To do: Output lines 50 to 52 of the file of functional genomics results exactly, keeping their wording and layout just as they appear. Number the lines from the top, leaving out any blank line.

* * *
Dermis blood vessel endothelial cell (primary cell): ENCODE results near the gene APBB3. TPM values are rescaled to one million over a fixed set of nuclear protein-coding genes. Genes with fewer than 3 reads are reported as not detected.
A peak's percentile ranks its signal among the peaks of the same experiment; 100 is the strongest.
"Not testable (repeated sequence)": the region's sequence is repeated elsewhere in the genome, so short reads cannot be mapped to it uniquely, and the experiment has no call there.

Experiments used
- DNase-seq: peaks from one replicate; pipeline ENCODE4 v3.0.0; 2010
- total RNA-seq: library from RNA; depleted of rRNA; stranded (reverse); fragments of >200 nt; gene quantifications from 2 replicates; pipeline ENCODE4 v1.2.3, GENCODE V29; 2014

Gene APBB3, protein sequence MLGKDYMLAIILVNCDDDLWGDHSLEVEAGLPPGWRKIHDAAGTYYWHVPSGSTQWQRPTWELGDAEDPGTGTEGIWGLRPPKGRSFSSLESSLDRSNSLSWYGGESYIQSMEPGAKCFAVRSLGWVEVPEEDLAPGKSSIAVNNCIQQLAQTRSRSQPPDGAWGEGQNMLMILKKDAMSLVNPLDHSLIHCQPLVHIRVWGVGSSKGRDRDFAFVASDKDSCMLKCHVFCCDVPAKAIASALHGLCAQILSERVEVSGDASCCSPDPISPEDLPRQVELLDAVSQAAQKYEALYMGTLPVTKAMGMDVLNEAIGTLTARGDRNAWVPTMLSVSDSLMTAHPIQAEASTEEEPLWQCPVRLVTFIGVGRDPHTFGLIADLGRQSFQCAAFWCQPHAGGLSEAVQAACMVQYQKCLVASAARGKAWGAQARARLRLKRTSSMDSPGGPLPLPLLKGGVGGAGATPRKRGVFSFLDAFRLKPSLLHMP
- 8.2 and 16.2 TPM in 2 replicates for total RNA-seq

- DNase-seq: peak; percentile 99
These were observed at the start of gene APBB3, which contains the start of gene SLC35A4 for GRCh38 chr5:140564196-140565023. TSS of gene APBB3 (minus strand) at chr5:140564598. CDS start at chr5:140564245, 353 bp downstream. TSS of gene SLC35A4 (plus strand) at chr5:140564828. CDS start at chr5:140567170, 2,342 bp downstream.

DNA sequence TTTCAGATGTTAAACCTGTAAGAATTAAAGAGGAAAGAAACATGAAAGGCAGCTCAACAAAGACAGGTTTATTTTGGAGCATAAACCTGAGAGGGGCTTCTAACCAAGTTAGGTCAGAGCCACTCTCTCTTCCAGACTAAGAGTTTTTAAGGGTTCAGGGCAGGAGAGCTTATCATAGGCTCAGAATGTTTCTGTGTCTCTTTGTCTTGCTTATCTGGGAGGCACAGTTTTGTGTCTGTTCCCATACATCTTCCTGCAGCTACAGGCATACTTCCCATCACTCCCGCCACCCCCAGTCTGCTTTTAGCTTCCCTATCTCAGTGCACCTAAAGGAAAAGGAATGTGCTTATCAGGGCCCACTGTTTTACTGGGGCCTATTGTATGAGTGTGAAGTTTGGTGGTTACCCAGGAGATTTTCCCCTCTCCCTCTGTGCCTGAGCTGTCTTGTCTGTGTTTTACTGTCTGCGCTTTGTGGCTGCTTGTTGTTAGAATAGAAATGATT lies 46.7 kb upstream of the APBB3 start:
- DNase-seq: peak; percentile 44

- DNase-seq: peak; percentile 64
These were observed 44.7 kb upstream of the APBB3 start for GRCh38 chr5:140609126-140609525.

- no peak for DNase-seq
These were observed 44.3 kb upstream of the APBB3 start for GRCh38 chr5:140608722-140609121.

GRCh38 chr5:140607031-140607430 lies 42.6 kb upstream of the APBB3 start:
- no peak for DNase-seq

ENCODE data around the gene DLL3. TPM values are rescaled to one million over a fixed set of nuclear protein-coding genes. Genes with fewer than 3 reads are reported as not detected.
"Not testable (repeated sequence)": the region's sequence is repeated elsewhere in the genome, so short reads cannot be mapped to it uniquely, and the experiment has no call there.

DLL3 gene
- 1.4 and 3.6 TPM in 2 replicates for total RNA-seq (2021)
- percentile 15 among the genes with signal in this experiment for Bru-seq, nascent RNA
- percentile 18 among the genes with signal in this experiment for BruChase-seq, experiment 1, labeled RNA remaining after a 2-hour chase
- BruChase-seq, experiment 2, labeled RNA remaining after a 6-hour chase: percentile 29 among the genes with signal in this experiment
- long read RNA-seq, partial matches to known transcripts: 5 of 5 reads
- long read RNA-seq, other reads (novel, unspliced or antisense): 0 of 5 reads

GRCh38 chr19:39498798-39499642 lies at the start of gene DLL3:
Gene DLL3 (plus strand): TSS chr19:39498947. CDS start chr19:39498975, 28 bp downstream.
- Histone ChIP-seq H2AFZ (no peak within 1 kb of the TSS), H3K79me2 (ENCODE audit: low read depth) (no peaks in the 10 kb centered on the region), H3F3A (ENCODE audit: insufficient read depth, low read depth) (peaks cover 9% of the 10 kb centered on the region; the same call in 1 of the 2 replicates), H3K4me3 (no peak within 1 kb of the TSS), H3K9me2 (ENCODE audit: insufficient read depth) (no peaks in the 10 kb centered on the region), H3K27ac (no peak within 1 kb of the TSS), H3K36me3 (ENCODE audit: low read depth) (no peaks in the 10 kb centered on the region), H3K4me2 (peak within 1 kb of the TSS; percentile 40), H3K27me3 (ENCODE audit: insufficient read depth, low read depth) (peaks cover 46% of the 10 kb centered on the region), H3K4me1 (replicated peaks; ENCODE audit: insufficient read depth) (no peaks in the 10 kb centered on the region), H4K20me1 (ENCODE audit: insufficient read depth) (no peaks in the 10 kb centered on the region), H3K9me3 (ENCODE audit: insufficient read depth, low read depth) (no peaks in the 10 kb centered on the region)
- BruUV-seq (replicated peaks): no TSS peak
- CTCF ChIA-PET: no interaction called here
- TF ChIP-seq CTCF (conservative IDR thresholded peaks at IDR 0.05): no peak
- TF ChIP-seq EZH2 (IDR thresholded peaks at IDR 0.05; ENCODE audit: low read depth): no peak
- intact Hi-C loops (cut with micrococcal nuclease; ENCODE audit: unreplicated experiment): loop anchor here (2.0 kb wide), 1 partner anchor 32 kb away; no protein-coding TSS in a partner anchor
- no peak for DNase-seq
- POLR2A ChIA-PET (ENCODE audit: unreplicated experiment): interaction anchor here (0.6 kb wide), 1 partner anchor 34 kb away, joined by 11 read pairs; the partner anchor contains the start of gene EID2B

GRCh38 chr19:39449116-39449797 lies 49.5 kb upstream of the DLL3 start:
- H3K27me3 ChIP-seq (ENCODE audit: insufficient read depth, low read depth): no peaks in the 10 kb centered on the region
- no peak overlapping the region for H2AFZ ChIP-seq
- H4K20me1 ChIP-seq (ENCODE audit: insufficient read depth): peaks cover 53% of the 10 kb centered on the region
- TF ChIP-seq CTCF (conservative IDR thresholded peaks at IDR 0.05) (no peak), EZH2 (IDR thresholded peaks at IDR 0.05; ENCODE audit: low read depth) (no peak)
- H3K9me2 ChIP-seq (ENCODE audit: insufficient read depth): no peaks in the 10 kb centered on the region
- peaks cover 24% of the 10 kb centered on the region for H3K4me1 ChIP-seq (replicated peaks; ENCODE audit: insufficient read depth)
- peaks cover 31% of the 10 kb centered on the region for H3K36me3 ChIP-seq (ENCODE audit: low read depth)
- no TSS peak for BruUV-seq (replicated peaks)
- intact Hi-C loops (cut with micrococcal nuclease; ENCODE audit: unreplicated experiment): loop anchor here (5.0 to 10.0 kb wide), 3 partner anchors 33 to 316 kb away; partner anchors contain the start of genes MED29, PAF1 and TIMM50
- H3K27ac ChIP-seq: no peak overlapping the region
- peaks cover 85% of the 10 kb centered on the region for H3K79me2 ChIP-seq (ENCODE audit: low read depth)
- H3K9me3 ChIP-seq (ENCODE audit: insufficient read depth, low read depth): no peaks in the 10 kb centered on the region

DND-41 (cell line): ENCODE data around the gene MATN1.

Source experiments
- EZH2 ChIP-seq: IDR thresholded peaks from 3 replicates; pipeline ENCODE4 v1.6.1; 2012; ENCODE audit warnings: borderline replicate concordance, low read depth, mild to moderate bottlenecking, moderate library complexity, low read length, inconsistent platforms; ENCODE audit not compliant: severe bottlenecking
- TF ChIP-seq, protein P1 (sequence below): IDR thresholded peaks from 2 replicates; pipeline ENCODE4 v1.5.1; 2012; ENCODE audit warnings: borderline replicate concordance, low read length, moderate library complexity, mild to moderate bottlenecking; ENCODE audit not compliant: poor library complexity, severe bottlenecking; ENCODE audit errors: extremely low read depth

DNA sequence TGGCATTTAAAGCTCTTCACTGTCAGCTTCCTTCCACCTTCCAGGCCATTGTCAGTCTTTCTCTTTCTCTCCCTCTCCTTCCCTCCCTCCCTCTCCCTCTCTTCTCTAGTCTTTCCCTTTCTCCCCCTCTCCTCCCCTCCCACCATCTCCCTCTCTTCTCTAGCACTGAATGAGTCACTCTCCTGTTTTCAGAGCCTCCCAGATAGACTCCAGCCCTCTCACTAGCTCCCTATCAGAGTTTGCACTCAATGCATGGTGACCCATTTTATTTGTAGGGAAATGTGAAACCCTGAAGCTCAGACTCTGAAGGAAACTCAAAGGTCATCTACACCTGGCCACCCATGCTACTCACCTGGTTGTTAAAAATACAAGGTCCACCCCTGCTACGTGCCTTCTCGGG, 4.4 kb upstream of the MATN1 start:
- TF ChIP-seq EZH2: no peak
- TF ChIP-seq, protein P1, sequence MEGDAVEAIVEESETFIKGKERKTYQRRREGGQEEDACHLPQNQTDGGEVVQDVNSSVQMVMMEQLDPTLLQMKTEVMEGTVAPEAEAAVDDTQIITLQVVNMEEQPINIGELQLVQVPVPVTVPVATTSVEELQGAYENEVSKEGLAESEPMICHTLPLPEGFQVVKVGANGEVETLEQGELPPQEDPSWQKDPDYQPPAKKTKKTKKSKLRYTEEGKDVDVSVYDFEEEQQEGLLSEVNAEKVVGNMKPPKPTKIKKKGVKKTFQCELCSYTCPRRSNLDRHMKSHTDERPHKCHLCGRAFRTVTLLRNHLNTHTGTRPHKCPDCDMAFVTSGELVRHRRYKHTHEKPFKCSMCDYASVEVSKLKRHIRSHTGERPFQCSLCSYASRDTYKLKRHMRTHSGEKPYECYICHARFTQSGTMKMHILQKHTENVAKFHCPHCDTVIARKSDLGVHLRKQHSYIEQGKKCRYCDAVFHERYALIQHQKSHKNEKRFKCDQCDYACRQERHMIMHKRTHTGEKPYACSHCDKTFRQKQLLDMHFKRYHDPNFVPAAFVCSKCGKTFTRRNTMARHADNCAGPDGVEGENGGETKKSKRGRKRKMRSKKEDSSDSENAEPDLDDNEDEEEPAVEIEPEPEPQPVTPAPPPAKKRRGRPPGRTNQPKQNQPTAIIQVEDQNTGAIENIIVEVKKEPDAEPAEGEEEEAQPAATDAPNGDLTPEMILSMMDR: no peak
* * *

- H3K9me3 ChIP-seq (ENCODE audit: insufficient read depth, low read depth): no peaks in the 10 kb centered on the region

DND-41 (cell line): ENCODE data around the gene MATN1.

Source experiments